UN chief to welcome Canada back to world stage

UN officials say Ban Ki-moon is hoping to enlist Canada as solid ally in months ahead as he pushes for concrete action on climate change, beefing up UN peacekeeping and creating more safe havens for refugees

UN chief to welcome Canada back to world stage

World Bulletin / News Desk

UN Secretary General Ban Ki-moon travels to Canada this week to applaud Prime Minister Justin Trudeau's stance on welcoming Syrian refugees and to encourage a return to international peacekeeping. 

Ban will visit Ottawa and Montreal on Thursday and Friday, three months after Trudeau took office and declared "Canada is back," signaling a break with the former conservative government's policies.

UN officials say Ban is hoping to enlist Canada as a solid ally in the months ahead as he pushes for concrete action on climate change, beefing up UN peacekeeping and creating more safe havens for refugees.

The UN chief will be accompanied by two senior UN officials -- head of UN peacekeeping Herve Ladsous and aid chief Stephen O'Brien -- for talks that will touch on Canada's reengagement with the United Nations.

"We want Canada back on the world stage, but in this multilateral context, working with the UN on the global agenda," a senior UN official told said on Tuesday.

During former prime minister Stephen Harper's nine years in power, Canada suffered a loss of status at the United Nations as the government focussed on its domestic agenda, diplomats said.

Ban will be keen to hear Trudeau outline his new commitments to fight climate change, an issue that is shaping up as a priority for the UN chief in his final 10 months in office, the official said.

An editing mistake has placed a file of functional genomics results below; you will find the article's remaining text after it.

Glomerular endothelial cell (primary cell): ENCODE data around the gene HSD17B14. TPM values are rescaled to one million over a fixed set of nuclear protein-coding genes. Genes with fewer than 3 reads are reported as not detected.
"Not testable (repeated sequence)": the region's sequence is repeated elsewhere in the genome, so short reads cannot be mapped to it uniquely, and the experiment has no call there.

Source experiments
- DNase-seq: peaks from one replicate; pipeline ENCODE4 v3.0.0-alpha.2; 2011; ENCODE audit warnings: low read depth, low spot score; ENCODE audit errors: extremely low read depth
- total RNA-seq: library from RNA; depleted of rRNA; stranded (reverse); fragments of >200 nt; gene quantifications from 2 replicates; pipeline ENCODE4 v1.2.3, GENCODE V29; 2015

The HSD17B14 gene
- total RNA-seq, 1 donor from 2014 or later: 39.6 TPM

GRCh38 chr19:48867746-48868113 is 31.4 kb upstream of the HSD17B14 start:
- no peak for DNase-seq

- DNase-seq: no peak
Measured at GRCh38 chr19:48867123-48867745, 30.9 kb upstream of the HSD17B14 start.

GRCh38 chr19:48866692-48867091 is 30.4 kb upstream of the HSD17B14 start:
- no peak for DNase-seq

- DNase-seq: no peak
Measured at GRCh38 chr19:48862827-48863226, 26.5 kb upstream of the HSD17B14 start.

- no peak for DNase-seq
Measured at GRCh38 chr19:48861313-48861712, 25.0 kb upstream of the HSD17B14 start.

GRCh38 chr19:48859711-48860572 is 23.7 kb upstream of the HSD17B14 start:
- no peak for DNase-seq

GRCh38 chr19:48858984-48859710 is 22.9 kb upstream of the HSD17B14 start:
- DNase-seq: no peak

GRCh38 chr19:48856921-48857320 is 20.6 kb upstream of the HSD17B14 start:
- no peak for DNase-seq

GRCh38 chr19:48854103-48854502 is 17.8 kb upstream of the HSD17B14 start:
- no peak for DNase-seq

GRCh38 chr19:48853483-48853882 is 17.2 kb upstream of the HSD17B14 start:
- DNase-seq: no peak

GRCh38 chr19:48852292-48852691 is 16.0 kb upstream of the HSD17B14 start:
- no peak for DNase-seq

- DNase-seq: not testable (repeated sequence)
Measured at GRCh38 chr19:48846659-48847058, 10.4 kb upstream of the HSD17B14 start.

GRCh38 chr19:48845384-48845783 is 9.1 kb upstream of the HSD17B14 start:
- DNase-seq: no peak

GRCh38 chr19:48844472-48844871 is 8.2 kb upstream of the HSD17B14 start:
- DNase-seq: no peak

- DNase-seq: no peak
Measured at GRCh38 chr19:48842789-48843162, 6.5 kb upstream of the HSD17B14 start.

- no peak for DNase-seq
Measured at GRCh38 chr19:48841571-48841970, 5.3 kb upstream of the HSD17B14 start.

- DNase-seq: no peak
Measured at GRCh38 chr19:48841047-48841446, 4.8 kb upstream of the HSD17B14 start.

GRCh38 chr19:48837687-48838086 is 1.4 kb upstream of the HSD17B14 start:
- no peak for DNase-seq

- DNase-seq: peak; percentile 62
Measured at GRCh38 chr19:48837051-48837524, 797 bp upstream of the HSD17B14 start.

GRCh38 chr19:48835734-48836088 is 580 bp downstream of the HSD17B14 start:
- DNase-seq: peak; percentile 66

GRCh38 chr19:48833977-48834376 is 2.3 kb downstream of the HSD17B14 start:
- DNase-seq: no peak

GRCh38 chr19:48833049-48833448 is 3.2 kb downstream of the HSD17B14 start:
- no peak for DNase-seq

Canada's decision to take in 25,000 Syrian refugees "is exactly the kind of behavior that the secretary-general wants to encourage from other UN member states," he said.

Ban will meet Syrian refugees who have recently resettled to Canada.

His talks with Trudeau will also focus on renewing Canada's funding to the UN Palestinian refugee agency UNRWA that was frozen in 2013. 

UNRWA has been hit by one of the biggest funding shortfalls of all UN agencies.

The UN chief will encourage Canada to become a bigger contributor to UN peacekeeping and "come back to the way it used to be" during the days of former prime minister Lester Pearson, considered the architect of modern peacekeeping.

Canada will be asked to contribute troops, personnel, expertise, training and equipment to UN peacekeeping, particularly to shore up the struggling UN missions in Mali and Central African Republic.

UN efforts to stabilize Haiti and UN reform initiatives are also on the agenda for the meetings intended to woo Trudeau's government to be a "bigger player" on the world stage, said the official.

In a nod to 44-year-old Trudeau, who also serves as minister of youth, Ban is taking his youth envoy Ahmad Alhendawi of Jordan along for the visit. 

Last Mod: 10 Şubat 2016, 09:28
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